First Rome, then Berlin and Paris, now London: Shortly before the G7 summit, Ukrainian President Zelenskyj rattled through the most important NATO countries. The support is still great – and yet not unlimited.
Shortly before an expected major offensive against the Russian occupying forces, the Ukrainian President Volodymyr Zelenskyj collected important promises of weapons on a publicity tour. During a surprise visit to Britain on Monday, Prime Minister Rishi Sunak not only promised numerous anti-aircraft missiles, but also hundreds of combat drones with a range of more than 200 kilometers. With this, the Ukrainian troops could also hit targets on the Black Sea peninsula of Crimea, which was annexed by Russia. Chancellor Olaf Scholz had previously announced an extensive armaments package at a meeting with Selenskyj in Berlin.
Britain is venturing out of cover faster
Prime Minister Sunak pushes forward once more. When Ukraine requested main battle tanks, Great Britain was the first country to announce such aid: 14 Challenger-2 vehicles. In doing so, London put the allies in Berlin and Washington under pressure – with success. Germany has now pledged another 30 Leopard 1 tanks. When it comes to longer-range missiles, too, London is the first to move forward. Only recently was it announced that the government was supplying Storm Shadow air-launched cruise missiles. Just in time for Zelenskyj’s visit, Sunak announced combat drones.
The Kremlin was demonstratively calm. “This cannot significantly or fundamentally influence the course of the military special operation (as Moscow calls the war),” said Kremlin spokesman Dmitry Peskov. The deliveries would only lead to further destruction.
Prime Minister Sunak hardly misses an opportunity to emphasize that Great Britain is Ukraine’s closest partner – also in view of the poor poll numbers. The greeting was particularly warm: Sunak received the Ukrainian President with a warm hug. At his country estate, Checkers, Sunak compared him to British World War II hero Winston Churchill. “In the same way, today your leadership and your country’s courage and steadfastness are an inspiration to us all,” Sunak said.
It’s about reach
The British government emphasized that the combat drones, the exact type of which was not initially specified, would have a range of more than 200 kilometers – just like the Storm Shadow. This means that Ukraine will be able to attack Russian targets far behind the front lines and even on the annexed peninsula of Crimea. So Russia must either withdraw its depots and command centers further or better secure them and thus shift resources. Supply routes are also at risk. “This material will assist Ukraine in its expected military push against Russian forces in the coming months,” it said in London.
The autumn offensive showed how successfully Ukraine can use Western military equipment. At that time, multiple rocket launchers of the US type Himars played a decisive role in destroying Russian positions in the rear of the front. The German rocket launcher Mars II is now also used for this purpose. Both weapon systems have a range of around 80 kilometers. With British weapons, the Ukrainians will soon be able to fire more than twice as far. Zelenskyy promised that the internationally recognized Russian territory would not be attacked.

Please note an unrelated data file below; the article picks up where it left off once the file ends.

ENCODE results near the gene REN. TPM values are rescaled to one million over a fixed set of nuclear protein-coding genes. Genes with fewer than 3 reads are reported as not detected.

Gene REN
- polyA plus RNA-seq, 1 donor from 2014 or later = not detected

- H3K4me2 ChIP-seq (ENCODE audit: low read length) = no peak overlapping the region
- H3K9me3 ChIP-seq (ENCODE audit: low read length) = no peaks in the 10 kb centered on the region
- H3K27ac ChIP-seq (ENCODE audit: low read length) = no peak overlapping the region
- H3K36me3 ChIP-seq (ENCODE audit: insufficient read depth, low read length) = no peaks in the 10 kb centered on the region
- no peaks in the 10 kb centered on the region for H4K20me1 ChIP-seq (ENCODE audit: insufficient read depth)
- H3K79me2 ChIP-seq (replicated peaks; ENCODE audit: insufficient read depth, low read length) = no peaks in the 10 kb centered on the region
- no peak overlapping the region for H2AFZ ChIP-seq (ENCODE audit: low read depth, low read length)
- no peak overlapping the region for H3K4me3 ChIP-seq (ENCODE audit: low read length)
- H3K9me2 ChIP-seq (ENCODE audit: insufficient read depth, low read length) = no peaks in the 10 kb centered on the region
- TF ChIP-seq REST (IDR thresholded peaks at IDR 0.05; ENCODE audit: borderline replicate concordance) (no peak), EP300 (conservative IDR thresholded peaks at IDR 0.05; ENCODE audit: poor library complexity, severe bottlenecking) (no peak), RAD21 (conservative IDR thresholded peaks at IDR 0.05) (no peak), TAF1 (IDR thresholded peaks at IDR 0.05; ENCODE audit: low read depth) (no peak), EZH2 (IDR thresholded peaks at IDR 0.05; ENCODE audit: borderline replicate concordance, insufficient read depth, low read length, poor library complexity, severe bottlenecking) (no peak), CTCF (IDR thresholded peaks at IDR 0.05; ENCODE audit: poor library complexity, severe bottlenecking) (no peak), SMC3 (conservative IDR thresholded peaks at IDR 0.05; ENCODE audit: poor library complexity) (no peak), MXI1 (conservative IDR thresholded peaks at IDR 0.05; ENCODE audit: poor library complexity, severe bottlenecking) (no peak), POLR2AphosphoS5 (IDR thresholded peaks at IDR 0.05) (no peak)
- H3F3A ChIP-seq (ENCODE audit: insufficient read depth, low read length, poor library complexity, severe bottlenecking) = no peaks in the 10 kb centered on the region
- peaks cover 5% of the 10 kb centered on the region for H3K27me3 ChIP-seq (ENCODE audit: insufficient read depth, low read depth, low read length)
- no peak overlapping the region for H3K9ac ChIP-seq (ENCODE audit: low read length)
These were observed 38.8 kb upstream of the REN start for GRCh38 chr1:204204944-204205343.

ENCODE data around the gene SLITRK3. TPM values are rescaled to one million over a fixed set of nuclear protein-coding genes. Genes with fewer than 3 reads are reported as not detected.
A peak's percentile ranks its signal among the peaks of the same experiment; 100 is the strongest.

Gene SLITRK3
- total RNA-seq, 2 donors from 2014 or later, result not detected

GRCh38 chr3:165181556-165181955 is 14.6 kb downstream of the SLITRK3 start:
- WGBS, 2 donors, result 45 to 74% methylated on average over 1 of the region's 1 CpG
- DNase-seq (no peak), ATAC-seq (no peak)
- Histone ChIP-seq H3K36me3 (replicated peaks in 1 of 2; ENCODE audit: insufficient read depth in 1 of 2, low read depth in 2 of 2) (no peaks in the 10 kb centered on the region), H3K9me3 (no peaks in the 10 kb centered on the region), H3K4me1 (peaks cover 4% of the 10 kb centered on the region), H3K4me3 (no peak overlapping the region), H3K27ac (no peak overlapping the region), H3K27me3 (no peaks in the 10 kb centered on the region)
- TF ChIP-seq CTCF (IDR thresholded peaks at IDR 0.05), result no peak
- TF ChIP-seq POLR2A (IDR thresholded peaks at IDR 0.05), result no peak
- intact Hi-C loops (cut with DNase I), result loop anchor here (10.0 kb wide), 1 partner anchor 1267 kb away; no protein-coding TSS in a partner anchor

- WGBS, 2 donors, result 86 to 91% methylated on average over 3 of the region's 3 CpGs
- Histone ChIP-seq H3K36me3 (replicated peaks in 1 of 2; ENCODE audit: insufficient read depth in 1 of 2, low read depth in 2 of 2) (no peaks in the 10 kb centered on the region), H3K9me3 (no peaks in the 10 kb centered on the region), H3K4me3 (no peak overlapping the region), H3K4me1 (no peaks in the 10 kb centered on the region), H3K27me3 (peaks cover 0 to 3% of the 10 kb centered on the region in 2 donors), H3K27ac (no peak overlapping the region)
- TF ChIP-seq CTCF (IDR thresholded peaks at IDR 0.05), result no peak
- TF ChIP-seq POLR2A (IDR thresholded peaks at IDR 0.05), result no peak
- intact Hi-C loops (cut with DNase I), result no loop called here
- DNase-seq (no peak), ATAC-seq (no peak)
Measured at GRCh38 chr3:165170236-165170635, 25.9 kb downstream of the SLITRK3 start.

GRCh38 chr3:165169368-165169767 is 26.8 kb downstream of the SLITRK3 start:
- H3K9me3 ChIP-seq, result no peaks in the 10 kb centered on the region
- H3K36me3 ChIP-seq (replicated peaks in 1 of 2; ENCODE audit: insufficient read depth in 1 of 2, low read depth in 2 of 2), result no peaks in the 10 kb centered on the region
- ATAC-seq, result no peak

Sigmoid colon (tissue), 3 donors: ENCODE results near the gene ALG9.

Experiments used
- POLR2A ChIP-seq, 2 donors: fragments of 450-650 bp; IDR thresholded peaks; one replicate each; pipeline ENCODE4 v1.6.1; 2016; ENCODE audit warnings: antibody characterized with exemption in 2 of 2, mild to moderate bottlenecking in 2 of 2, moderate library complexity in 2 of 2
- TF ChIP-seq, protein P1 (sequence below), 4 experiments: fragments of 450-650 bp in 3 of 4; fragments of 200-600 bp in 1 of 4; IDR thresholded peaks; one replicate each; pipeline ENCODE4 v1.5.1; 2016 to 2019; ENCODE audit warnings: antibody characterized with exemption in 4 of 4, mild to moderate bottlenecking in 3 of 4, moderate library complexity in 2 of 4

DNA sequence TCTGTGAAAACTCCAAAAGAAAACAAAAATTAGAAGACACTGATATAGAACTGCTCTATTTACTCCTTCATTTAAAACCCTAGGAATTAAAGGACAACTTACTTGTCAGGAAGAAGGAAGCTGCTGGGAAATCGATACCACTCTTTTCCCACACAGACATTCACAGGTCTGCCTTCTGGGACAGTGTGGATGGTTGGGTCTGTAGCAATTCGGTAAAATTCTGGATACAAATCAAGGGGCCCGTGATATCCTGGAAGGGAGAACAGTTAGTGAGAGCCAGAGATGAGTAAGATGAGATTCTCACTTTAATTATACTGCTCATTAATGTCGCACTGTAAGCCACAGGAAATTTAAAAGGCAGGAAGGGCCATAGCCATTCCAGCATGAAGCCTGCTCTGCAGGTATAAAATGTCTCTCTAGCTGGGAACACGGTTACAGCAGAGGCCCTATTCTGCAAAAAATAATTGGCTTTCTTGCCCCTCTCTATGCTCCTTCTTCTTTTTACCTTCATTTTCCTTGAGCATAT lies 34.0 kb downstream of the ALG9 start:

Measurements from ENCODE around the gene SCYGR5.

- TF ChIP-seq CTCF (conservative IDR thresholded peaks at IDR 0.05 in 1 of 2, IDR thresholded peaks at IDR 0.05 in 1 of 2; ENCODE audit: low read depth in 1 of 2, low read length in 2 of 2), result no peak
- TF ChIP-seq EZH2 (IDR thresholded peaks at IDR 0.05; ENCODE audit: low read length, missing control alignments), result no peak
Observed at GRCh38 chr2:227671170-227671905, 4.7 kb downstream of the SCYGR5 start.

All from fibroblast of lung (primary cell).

Major diplomatic offensive
The timing of Zelenskyj’s trip to the European G7 countries – and at the same time the most important European NATO members – is well chosen. In a few days, the G7 heads of state and government will meet for their summit in Japan. The focus there is actually on the relationship with nearby China. But by making another visit in person, Zelenskyy ensures that Ukraine will also play an important role.
“There is a risk that Western support will dwindle,” warned British ex-army chief Richard Dannatt on BBC Radio 4. “There is also a risk that (Russian President Vladimir) Putin will realize that time is on his side is.” Therefore, the Ukrainian offensive must be effective. “If there are decisive strikes against the Russians, there is a chance that Russia’s military morale will crumble and the Russian army will collapse in the same way we saw near Kharkiv last September.”
And now fighter jets?
Selenskyj has not yet received any commitments for the desired Western fighter jets. In Berlin, the President made it clear that he is primarily concerned with political support, and a “fighter jet coalition” is under discussion. Here, too, London had ventured far forward. But Ukraine doesn’t want any Eurofighters, said British Defense Minister Ben Wallace recently. Because it takes a long time until Ukrainian pilots are trained on the machines. The requested F-16, on the other hand, does not exist in Great Britain.
The fighter jets are particularly important for strategic air superiority in the planned offensive, as the expert Maximilian Terhalle, visiting professor at the London School of Economics, told the German Press Agency. “So far, such sovereignty does not exist for the Russian-occupied Ukrainian territory. On the contrary: the Russian air force feels safe there and harbors the danger of endangering the Ukrainian ground offensive.”
Terhalle said it was a mistake that the West might not be delivering an F-16 for fear of a Russian response. Previous Russian threats for arms deliveries have not been followed up. “The Third World War has not yet begun,” said Terhalle. He urged full support. Otherwise, Ukraine would not be able to conduct its offensive at full power.
I have been working in the news industry for over 6 years, first as a reporter and now as an editor. I have covered politics extensively, and my work has appeared in major newspapers and online news outlets around the world. In addition to my writing, I also contribute regularly to 24 Hours World.